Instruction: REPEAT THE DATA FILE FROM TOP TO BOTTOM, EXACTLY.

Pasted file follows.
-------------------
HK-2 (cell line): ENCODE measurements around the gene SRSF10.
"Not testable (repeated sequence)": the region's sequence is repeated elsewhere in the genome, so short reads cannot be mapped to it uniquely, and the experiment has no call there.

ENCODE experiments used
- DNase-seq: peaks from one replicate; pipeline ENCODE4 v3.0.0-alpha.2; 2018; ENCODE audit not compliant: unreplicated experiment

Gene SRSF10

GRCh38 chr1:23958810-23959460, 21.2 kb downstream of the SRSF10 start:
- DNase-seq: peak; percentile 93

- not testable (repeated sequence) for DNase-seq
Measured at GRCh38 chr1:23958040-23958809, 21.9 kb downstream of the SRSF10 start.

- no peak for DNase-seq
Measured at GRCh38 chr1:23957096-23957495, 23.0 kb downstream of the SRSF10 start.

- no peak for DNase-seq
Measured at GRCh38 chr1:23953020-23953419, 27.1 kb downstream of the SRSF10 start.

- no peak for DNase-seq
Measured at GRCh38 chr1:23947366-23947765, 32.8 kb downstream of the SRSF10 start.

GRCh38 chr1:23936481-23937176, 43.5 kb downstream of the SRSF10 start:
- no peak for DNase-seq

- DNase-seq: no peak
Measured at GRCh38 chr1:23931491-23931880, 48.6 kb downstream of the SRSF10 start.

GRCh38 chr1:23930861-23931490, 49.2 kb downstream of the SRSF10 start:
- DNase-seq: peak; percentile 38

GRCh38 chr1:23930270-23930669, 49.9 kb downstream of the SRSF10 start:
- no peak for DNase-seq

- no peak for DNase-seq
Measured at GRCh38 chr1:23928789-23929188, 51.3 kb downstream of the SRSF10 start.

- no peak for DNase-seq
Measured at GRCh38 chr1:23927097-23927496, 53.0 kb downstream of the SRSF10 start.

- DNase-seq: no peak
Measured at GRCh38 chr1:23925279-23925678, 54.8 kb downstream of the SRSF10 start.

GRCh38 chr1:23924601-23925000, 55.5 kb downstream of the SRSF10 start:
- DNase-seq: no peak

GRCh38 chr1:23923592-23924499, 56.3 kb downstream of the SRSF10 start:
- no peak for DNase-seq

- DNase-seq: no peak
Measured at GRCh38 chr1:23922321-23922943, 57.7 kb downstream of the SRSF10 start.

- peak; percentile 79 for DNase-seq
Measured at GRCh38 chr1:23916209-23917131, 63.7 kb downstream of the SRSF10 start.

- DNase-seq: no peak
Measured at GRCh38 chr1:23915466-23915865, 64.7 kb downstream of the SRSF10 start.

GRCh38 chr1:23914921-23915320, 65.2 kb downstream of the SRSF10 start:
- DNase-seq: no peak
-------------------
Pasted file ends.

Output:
HK-2 (cell line): ENCODE measurements around the gene SRSF10.
"Not testable (repeated sequence)": the region's sequence is repeated elsewhere in the genome, so short reads cannot be mapped to it uniquely, and the experiment has no call there.

ENCODE experiments used
- DNase-seq: peaks from one replicate; pipeline ENCODE4 v3.0.0-alpha.2; 2018; ENCODE audit not compliant: unreplicated experiment

Gene SRSF10

GRCh38 chr1:23958810-23959460, 21.2 kb downstream of the SRSF10 start:
- DNase-seq: peak; percentile 93

- not testable (repeated sequence) for DNase-seq
Measured at GRCh38 chr1:23958040-23958809, 21.9 kb downstream of the SRSF10 start.

- no peak for DNase-seq
Measured at GRCh38 chr1:23957096-23957495, 23.0 kb downstream of the SRSF10 start.

- no peak for DNase-seq
Measured at GRCh38 chr1:23953020-23953419, 27.1 kb downstream of the SRSF10 start.

- no peak for DNase-seq
Measured at GRCh38 chr1:23947366-23947765, 32.8 kb downstream of the SRSF10 start.

GRCh38 chr1:23936481-23937176, 43.5 kb downstream of the SRSF10 start:
- no peak for DNase-seq

- DNase-seq: no peak
Measured at GRCh38 chr1:23931491-23931880, 48.6 kb downstream of the SRSF10 start.

GRCh38 chr1:23930861-23931490, 49.2 kb downstream of the SRSF10 start:
- DNase-seq: peak; percentile 38

GRCh38 chr1:23930270-23930669, 49.9 kb downstream of the SRSF10 start:
- no peak for DNase-seq

- no peak for DNase-seq
Measured at GRCh38 chr1:23928789-23929188, 51.3 kb downstream of the SRSF10 start.

- no peak for DNase-seq
Measured at GRCh38 chr1:23927097-23927496, 53.0 kb downstream of the SRSF10 start.

- DNase-seq: no peak
Measured at GRCh38 chr1:23925279-23925678, 54.8 kb downstream of the SRSF10 start.

GRCh38 chr1:23924601-23925000, 55.5 kb downstream of the SRSF10 start:
- DNase-seq: no peak

GRCh38 chr1:23923592-23924499, 56.3 kb downstream of the SRSF10 start:
- no peak for DNase-seq

- DNase-seq: no peak
Measured at GRCh38 chr1:23922321-23922943, 57.7 kb downstream of the SRSF10 start.

- peak; percentile 79 for DNase-seq
Measured at GRCh38 chr1:23916209-23917131, 63.7 kb downstream of the SRSF10 start.

- DNase-seq: no peak
Measured at GRCh38 chr1:23915466-23915865, 64.7 kb downstream of the SRSF10 start.

GRCh38 chr1:23914921-23915320, 65.2 kb downstream of the SRSF10 start:
- DNase-seq: no peak